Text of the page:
The Courage of Responsibility

Last night we watched the older version of The Magnificent Seven, a western about a group of gunslingers that are hired to protect a Mexican village from thieves. I found that I actually liked it quite a bit better than the newer version. The characters were more interesting, and had actual motivation for how they acted, as opposed to the newer. The plot was also more intricate, and it made me care about the people. There is heroism present, and I love that kind of thing. One other observance my husband and I made was that the main gunfighter in the older version is the same actor that plays Pharaoh in 1956's The Ten Commandments, Yul Brynner. He's a great actor.

There is a scene in the old version of The Magnificent Seven that speaks so much wisdom, I felt the need to write this post, just to have the chance to quote it. To set the scene for you, there are three Mexican boys that are admiring one of the gunfighters, and call their own fathers cowards for not fighting alongside him. The gunfighter replies in this way (after giving one of them a nice wallop on the behind):

"Don't you ever say that again about your fathers, because they are not cowards. You think I am brave because I carry a gun; well, your fathers are much braver because they carry responsibility, for you, your brothers, your sisters, and your mothers. And this responsibility is like a big rock that weighs a ton. It bends and it twists them until finally it buries them under the ground. And there's nobody says they have to do this. They do it because they love you, and because they want to. I have never had this kind of courage. Running a farm, working like a mule every day with no guarantee anything will ever come of it. This is bravery. That's why I never even started anything like that... that's why I never will."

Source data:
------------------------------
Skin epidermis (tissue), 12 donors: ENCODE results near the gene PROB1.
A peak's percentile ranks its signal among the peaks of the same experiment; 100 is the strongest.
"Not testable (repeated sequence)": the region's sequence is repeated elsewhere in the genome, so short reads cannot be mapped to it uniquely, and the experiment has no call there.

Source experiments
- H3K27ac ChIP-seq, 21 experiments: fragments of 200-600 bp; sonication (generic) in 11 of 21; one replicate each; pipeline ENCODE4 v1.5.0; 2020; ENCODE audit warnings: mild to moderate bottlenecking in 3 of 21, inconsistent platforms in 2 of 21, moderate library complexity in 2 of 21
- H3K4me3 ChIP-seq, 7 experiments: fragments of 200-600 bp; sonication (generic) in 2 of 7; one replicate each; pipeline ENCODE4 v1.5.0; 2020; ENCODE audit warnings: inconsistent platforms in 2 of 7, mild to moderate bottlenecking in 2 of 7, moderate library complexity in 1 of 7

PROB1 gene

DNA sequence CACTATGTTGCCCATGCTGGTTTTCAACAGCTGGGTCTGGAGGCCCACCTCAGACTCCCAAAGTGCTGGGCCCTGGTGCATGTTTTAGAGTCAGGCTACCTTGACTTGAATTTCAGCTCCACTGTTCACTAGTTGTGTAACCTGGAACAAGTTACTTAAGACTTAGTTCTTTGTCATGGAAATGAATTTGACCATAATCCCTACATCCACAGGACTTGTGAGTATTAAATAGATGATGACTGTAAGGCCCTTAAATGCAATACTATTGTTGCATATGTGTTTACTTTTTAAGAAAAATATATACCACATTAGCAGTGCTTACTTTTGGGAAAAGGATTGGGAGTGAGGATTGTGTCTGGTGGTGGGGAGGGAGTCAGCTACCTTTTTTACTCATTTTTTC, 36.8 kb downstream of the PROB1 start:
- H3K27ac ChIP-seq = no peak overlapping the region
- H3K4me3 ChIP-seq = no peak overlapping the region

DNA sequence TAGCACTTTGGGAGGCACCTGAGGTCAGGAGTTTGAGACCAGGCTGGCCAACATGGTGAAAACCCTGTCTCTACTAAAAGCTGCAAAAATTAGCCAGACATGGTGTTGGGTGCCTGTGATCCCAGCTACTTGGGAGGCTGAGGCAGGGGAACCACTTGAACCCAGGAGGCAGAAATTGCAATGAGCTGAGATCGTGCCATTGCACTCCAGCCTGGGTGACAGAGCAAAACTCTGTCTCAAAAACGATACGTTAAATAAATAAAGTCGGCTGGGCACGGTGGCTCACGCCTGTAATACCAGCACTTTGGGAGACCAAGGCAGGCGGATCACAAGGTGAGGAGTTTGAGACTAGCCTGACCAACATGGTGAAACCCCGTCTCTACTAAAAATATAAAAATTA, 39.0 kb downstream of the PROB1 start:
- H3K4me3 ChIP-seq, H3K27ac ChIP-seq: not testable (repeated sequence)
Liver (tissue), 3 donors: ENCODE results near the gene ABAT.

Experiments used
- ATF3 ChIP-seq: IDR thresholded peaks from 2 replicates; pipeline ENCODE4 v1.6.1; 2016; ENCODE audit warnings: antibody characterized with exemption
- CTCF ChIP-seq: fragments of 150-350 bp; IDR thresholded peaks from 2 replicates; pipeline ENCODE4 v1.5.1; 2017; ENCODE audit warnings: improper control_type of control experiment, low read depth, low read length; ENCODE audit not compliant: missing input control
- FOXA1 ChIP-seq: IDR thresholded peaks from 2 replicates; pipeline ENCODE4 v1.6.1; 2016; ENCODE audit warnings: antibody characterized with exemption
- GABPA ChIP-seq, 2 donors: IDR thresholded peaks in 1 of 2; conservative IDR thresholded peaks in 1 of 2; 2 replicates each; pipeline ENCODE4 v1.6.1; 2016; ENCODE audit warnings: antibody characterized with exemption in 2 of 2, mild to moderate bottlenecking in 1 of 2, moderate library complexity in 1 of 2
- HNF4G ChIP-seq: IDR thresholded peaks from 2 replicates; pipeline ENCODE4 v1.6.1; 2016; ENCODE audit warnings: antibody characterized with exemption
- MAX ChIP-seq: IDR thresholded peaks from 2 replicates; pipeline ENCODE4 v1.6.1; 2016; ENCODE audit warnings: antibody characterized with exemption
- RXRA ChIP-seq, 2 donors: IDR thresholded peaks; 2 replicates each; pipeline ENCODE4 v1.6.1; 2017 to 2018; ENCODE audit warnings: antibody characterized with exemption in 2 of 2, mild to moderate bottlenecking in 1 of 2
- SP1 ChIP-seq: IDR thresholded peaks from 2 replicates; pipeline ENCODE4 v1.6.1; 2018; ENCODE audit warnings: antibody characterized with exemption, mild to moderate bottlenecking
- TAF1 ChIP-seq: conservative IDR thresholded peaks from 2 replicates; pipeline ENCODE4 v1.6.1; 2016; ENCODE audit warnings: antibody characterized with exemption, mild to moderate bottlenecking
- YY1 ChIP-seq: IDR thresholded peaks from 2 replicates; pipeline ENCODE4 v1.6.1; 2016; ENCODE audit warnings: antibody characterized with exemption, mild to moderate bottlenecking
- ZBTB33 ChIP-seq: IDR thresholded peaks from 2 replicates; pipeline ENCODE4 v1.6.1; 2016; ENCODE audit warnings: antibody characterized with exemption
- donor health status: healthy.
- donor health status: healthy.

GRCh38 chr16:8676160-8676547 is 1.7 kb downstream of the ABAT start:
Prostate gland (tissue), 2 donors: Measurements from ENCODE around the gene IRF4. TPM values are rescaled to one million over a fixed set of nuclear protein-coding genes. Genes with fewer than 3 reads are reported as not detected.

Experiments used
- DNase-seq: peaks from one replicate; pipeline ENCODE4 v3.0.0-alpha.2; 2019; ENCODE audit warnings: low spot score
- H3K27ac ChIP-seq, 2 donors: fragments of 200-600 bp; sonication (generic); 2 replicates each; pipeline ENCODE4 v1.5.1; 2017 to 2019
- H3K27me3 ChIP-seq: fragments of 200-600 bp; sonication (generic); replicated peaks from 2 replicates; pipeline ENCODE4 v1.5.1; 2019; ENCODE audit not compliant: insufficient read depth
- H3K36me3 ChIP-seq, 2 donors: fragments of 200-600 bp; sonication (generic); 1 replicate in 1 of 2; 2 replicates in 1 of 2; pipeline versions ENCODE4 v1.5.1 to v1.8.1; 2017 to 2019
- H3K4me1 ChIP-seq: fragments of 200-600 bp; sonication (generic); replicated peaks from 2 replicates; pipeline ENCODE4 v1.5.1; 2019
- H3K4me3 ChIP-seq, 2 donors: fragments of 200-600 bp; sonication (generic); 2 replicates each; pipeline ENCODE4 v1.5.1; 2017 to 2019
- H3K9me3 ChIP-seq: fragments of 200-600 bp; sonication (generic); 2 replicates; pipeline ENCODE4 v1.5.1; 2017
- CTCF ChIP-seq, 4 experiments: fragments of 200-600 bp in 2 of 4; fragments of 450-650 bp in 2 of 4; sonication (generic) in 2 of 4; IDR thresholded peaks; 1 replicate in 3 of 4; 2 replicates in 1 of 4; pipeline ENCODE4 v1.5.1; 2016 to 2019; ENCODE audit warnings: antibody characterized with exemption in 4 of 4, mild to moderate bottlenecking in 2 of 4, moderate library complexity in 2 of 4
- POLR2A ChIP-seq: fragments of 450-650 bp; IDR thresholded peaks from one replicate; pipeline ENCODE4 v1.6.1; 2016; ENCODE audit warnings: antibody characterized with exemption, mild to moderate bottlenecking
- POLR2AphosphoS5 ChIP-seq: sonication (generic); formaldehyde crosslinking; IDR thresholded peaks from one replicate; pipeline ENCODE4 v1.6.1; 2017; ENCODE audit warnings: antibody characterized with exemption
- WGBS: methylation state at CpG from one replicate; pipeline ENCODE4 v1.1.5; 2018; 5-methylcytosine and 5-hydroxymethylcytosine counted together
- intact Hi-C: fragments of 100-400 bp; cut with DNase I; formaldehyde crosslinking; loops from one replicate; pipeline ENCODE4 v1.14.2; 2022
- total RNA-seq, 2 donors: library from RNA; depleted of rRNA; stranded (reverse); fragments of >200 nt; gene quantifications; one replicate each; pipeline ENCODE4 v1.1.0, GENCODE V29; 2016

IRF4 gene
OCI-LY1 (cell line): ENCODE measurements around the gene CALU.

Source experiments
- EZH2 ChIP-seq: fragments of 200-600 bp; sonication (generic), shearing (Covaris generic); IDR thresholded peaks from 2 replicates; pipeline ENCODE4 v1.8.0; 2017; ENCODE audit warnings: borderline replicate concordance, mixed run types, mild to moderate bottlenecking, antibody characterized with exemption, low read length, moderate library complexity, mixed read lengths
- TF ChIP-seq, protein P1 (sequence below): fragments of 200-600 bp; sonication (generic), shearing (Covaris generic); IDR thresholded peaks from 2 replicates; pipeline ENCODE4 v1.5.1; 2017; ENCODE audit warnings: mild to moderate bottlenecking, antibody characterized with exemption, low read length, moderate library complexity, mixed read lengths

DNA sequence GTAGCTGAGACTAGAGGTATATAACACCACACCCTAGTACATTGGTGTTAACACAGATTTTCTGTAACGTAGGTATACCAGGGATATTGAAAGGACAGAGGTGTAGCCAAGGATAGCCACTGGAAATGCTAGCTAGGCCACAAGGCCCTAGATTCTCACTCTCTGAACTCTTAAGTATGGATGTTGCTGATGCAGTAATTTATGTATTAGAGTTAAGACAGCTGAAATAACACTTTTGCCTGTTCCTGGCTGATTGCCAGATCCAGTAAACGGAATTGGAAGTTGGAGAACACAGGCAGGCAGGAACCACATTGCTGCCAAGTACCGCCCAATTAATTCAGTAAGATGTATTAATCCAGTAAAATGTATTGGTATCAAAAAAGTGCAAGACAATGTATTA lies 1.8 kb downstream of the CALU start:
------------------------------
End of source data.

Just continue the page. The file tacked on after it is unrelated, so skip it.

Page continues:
What many young people don't admire is how it takes courage to have responsibilities in life. Life isn't valuable because we spend it in adventures and never tied down. It's worth something when we invest it into something that matters, and the movie alludes to this more than once. It is easy to do your own thing and not have people rely on you. It takes courage to be a family man. 



There are many other great quotes in that movie, so rent it from the library and have a family movie night. We enjoyed it!

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